Java Development News:
James Gosling Interview from Basementcoders.com
By Cameron McKenzie
28 Sep 2010 | TheServerSide.com
Prolog to the Basementcoders.com Interview
In this Basement Coders podcast, Jeff Genender interviews James Gosling live from San Francisco when JavaOne was taking place. In this podcast, you'll learn some interesting facts about James: where he grew up; how his career took shape; how Java was born; what he’s been doing after leaving Oracle and his views on the state of Java. TheServerSide is publishing an excerpt as a convenience to readers. TheServerSide created the complete transcript for Basement Coders, and you can find it on that site. Obviously, the opinions in this piece are those of the speakers.
Jeff Genender: James Gosling, father of Java, thanks very much for doing a podcast with us.
James Gosling: Well, thanks for inviting me.
Genender: We’re all contributors to the Java community, and I think all of us have made a career off of Java and your contributions. I work closely with Apache on a bunch of projects. I pretty much put my whole career on it. And this big acquisition came, and there were a lot of questions as to where is Java going to go?
The whole free Java: We get it. The acquisition came. There’s a lot of fear and mistrust in the community, and we noticed you left. So tell us about all that, tell us what your thoughts are and how does that ring into the way we feel as contributors to a lot of this open source software that we base our careers on. What are your thoughts on all that?
Gosling: The whole free Java thing is kind of a weird hit for me because Sun, from day zero, was an open source company, and this whole weirdness that we have about open source is not a weirdness [about] open source, but a weirdness about the actors in the drama.
When the start of the Java Foundation thing happened in 2007, what we have to understand is that that was entirely orchestrated by Oracle. Oracle wrote that bizarre clause that went in that one set of meeting minutes. They went around to everyone in D.C. and said it is the sense of the executive committee that the Java community would be best served by the established new Java and Java Foundation.
So if you’re an open source contributor, participant, that all sounds really good. [You] fundamentally agree with that. The problem was that, it was driven by Oracle, whose motives were more than slightly not what we wanted them to be, and they had strong-armed a bunch of people into signing in ways that made them uncomfortable. And some folks like IBM; I mean, IBM’s been kind of weird on the whole topic; because they do everything they can to screw Sun over. I mean, they didn’t name Eclipse casually.
But the whole thing around the Java Foundation three years ago [before the Sun acquisition], it was really this whole snarky back room deal by Oracle…but now that the shoe’s on the other foot, they go ‘No!’ I don’t know how to say it other than to say they were lying. By with their turnaround, they’re basically admitting that.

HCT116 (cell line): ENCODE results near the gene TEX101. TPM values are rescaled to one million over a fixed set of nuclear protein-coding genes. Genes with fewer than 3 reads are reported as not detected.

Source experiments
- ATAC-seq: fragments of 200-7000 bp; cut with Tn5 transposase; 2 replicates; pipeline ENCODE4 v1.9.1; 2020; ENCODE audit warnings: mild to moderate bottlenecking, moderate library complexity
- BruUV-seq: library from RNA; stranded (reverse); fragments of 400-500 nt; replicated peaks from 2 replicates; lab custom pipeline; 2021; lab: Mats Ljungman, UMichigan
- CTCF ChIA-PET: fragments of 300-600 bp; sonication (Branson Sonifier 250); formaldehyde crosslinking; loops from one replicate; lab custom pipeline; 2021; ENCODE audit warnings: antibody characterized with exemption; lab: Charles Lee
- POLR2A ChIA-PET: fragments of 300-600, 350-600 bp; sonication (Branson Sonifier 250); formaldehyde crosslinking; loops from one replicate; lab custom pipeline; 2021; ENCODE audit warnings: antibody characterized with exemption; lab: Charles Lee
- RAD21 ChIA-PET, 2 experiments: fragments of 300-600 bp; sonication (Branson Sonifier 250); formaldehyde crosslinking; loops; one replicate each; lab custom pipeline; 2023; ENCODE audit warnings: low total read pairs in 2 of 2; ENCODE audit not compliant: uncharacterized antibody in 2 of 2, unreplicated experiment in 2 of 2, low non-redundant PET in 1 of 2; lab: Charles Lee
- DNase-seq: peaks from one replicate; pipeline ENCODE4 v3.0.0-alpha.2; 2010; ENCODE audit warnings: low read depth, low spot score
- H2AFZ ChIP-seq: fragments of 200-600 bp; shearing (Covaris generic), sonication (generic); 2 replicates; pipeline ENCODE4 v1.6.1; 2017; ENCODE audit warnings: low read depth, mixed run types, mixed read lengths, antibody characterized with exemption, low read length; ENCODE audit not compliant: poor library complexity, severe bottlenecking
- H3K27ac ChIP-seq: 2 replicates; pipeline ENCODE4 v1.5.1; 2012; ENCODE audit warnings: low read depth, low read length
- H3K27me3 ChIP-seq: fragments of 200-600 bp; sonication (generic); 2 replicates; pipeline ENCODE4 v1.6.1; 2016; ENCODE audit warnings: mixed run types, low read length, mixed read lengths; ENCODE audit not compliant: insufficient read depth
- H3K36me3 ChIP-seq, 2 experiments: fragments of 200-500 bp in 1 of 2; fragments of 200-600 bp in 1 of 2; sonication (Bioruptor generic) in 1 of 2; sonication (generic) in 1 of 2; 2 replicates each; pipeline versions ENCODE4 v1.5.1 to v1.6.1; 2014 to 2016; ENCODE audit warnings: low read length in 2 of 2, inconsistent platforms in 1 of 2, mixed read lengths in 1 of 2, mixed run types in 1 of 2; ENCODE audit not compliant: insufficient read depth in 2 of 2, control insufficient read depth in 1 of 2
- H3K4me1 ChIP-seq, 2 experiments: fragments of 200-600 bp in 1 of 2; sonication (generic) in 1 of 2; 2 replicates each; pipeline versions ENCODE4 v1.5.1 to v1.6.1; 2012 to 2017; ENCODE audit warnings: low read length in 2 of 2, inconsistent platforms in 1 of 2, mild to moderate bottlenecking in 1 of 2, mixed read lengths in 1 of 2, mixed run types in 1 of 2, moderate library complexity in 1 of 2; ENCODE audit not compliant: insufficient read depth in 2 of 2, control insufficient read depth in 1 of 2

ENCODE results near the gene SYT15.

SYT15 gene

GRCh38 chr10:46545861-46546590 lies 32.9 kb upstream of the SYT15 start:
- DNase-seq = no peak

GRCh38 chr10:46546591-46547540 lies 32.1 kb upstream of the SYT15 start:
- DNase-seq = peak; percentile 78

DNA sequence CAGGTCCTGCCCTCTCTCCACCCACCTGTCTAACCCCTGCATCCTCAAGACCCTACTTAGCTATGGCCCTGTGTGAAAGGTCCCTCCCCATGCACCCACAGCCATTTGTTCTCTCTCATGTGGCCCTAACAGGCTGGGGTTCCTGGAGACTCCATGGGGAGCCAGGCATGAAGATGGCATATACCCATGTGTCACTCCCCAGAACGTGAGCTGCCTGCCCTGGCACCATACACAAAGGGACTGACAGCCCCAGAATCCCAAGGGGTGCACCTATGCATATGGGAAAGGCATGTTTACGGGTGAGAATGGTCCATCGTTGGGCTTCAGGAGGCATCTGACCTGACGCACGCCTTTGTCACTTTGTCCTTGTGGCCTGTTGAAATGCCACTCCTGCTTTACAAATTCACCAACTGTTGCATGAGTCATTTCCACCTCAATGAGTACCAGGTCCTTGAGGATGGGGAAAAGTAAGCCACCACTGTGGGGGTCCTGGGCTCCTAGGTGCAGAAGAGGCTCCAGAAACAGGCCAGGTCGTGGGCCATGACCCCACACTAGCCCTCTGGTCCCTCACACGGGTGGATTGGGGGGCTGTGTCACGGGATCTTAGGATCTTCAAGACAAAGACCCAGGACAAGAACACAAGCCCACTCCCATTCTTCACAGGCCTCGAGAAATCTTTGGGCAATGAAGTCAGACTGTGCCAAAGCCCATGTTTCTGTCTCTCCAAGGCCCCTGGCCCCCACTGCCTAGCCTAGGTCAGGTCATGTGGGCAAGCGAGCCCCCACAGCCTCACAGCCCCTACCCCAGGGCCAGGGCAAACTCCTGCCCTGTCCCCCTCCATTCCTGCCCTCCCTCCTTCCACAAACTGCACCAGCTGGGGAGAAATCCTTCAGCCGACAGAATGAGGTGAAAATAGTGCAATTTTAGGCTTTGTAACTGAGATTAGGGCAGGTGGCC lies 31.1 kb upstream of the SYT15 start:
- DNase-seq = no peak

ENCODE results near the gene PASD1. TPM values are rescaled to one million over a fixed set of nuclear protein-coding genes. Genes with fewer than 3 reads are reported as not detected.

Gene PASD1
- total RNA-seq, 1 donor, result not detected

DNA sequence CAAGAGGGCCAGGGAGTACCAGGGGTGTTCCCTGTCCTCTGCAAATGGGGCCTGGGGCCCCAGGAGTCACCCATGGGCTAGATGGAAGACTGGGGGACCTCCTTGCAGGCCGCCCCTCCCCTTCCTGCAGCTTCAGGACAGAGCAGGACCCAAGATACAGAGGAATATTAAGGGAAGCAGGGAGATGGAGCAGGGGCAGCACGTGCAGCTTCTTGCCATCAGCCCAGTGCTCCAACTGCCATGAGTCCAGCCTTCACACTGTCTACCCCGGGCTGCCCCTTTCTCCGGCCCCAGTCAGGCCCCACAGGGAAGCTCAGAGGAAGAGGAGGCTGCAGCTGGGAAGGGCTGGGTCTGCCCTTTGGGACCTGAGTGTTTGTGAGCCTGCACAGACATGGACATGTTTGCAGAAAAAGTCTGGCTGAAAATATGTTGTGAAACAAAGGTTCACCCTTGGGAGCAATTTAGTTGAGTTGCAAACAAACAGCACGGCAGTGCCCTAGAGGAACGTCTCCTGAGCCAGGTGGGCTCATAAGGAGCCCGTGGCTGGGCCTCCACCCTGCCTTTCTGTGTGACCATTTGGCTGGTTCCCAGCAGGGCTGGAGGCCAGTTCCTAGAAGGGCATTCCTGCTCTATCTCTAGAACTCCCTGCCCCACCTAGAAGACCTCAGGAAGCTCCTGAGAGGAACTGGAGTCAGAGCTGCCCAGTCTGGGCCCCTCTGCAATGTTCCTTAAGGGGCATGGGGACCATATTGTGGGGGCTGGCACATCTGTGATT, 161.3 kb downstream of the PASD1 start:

Will Oracle ruin Java?
Genender: Being developers, and because we’ve all had so much invested in our careers, we saw the acquisition occur, [and] we saw you exit, which really scared everybody. We’ve seen a lot of Oracle folks jumping ship, moving on; a lot of really good people contribute to the community.
James Gosling: One of the important things for the community to remember is that Oracle is deeply, deeply dependent on the success of Java. It’s a really huge fraction of their business. So there are really serious limits on how weird they can get. Also, Oracle isn’t a monolith; it’s more monolithic than many companies, because the LPOD micro-manages things pretty severely.
But there are a lot of really good people at Oracle. And they know what the right thing to do is. And they may be constrained by business deals and the rest of this; but there are a lot of people whose hearts [are] in the right place, and they will do whatever they can to do the right thing
About lawsuits, especially Oracle suing Google
Genender: What are your thoughts on the lawsuit…the whole Google thing?
James Gosling: There’s nothing else in there. It’s time we’ve done an analysis and, yeah, there’s a bunch of patents violated here. It was just other patents being involved and that legal guys do these evaluations all the time. It’s a waste of time. it’s really expensive.
So the Google guys are being a little weird, but they’re also being a little good. So add up the balance. The Oracle guys want a licensing opportunity.
I’m fairly sure that the Oracle lawyers probably did their homework. Since Android is open source, you look at the code: Does the pattern match code?
Genender: Was it your blog [that said] when the deal Sun and Oracle going through, the Oracle lawyer’s eyes lit up?
James Gosling: Yeah, that was my blog. And they really did. They were like, ‘Ooh!”
Lawyers just like to make revenue. And I’m sure they were looking at the license fees they were getting from Microsoft; Microsoft .NET just smears over a huge pile of Sun patents. When they did the .NET design, they basically cut and pasted from the Java spec. The way that they did CLR, the way this thing really operated, they exercised essentially no creativity when coming up with .NET.